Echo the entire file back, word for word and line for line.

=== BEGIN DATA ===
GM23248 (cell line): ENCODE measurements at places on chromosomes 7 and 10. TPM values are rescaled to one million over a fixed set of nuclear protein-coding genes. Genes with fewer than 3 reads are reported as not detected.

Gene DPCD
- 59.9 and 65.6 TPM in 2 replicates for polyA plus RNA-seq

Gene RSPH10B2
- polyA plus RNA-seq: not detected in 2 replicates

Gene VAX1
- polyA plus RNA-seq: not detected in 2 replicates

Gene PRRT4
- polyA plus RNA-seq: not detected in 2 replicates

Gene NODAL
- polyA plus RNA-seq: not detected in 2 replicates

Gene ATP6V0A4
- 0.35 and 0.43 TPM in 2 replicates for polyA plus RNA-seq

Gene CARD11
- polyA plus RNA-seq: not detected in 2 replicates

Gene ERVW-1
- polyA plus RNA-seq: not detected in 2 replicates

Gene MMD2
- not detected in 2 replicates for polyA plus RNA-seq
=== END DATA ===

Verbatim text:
GM23248 (cell line): ENCODE measurements at places on chromosomes 7 and 10. TPM values are rescaled to one million over a fixed set of nuclear protein-coding genes. Genes with fewer than 3 reads are reported as not detected.

Gene DPCD
- 59.9 and 65.6 TPM in 2 replicates for polyA plus RNA-seq

Gene RSPH10B2
- polyA plus RNA-seq: not detected in 2 replicates

Gene VAX1
- polyA plus RNA-seq: not detected in 2 replicates

Gene PRRT4
- polyA plus RNA-seq: not detected in 2 replicates

Gene NODAL
- polyA plus RNA-seq: not detected in 2 replicates

Gene ATP6V0A4
- 0.35 and 0.43 TPM in 2 replicates for polyA plus RNA-seq

Gene CARD11
- polyA plus RNA-seq: not detected in 2 replicates

Gene ERVW-1
- polyA plus RNA-seq: not detected in 2 replicates

Gene MMD2
- not detected in 2 replicates for polyA plus RNA-seq